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An Analysis of the Historical Evolution and the Future of Human Resource Management

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1. Introduction

Recently, Human Resource Management (HRM) is an increasingly vital area in any organisation, responsible for hiring, training, and rewarding the talent that creates competitive advantage and organisational growth (Losey, Meisinger, and Ulrich, 2005). During the past half century, there has been an evolution from Personnel Management to Industrial Relations to Human Resource Management (Leskin, 2004). Therefore, this paper aims to provide a general overview on the development of HRM and explore new emerging HRM issues for the future. In particular, this paper, first, focuses on the development of HRM and describes the historical evolution of HRM and outlines its genealogical foundations. Then, according to the case study, it emphasizes the strategic contribution of HRM as an organisation function. Finally, it provides insights into the challenges and opportunities for HRM in the future and presents some recommendations.

2. Background of HRM

The Human Resource Management (HRM) sometimes is considered to be a vague and elusive concept, because it seems to have a variety of meanings. This confusion reflects the different interpretations found in articles and books about HRM. For example, some themes about HRM can be found in the literature from the 1970s, such as "human capital theory" and "human asset accounting". However, the modern view of HRM first gained prominence in 1981 with its introduction on the prestigious MBA course at Harvard Business School (Price, 2007).

The definition of HRM covers a range of applications and varies from book to book and from organisation to organisation. Storey (1995, p.5) argued that HRM is a distinctive approach to employment management which seeks to achieve competitive advantage through strategic deployment of a highly committed and capable workforce, using an integrated array of cultural, structural and personnel techniques. Price (2007, pp.32-35) argued that HRM is a philosophy of people management based on the belief that human resources are uniquely important in sustained business success. HRM is aimed at recruiting capable, flexible and committed people, managing and rewarding their performance and developing key competencies. A broader definition considers that HRM includes anything and everything associated with the management of employment relationships in the firm (Boxall and Purcell, 2000).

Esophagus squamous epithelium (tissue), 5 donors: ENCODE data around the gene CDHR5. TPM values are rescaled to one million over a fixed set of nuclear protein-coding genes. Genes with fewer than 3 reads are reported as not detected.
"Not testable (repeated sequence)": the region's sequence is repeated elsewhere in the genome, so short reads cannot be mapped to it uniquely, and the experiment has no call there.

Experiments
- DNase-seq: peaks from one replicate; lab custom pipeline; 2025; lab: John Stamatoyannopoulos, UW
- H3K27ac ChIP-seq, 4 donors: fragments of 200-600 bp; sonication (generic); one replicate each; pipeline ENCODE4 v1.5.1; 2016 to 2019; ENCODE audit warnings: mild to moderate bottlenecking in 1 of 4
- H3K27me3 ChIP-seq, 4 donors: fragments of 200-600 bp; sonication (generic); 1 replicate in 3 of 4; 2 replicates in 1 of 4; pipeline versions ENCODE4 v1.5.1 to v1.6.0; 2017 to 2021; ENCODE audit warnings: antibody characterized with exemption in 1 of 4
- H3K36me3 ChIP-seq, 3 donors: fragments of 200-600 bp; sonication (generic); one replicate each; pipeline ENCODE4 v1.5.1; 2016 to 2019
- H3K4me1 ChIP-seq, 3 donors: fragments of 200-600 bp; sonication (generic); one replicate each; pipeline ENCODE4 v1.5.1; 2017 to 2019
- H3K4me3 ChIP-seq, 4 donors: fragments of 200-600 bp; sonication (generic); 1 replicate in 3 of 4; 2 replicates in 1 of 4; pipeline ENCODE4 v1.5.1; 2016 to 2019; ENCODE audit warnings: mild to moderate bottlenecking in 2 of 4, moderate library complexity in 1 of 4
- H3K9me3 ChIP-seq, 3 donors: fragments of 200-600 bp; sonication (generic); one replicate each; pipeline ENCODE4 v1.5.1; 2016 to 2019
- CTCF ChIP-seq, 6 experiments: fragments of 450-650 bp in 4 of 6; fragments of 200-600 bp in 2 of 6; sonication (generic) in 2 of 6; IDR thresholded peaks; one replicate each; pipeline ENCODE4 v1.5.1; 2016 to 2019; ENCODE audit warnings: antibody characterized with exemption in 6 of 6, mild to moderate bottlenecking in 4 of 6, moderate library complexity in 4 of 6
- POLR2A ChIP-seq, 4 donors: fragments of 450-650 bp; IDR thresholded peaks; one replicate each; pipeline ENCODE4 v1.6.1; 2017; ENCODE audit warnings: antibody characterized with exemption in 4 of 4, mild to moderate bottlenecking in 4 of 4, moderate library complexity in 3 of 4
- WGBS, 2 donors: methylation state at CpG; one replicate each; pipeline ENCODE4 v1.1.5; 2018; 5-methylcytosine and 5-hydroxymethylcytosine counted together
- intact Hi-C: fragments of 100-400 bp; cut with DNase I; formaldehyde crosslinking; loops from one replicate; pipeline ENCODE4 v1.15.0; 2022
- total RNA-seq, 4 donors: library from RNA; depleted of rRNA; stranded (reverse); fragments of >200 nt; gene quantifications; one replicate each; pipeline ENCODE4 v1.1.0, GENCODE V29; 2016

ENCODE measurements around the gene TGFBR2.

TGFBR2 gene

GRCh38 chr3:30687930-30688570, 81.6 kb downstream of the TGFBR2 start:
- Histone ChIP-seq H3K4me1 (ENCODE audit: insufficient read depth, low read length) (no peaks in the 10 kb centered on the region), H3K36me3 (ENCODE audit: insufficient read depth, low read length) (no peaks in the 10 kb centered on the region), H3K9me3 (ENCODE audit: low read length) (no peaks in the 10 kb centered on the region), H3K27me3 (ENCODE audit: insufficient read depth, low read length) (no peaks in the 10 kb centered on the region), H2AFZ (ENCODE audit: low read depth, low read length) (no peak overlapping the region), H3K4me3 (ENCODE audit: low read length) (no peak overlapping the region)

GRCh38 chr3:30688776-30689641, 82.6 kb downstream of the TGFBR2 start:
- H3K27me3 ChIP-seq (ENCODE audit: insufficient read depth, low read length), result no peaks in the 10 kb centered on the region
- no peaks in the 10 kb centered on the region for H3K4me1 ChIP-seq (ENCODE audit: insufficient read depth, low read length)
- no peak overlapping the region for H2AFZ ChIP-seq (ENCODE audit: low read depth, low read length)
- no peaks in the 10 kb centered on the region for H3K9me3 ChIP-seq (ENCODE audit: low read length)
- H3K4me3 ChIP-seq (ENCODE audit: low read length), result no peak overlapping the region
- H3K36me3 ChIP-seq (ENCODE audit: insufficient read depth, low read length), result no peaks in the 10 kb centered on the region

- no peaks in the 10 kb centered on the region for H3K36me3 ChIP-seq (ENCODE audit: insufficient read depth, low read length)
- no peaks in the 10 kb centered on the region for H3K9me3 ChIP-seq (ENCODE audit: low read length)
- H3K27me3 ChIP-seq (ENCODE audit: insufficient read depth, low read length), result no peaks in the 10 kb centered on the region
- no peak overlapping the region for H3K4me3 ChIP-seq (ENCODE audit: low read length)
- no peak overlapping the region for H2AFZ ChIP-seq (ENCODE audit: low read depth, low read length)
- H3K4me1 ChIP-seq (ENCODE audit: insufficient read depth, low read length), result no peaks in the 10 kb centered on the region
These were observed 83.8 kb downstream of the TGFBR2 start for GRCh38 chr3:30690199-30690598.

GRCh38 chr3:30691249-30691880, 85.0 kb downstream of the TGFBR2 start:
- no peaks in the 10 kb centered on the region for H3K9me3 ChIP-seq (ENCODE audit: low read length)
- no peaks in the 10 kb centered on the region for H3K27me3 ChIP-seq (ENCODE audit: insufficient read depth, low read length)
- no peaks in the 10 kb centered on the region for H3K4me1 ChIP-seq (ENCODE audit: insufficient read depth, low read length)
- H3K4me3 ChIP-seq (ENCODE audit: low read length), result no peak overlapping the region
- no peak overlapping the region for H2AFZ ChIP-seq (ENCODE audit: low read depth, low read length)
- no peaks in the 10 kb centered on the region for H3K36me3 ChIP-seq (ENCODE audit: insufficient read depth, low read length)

Since the inception of modem management theory, the terminology used to describe the role and function of workers has evolved from "personnel" to "industrial relations" to "employee relations" to "human resources". While all of these terms remain in use, "human resources" most accurately represents the view of workers by contemporary management theory: as valuable resources managed in the same manner as other valuable resources (Mote, 2006). The historical evolution and development of HRM and genealogical foundations are described in more detail in the later section.

3. Historical Evolution and Development of HRM

The Origination of HRM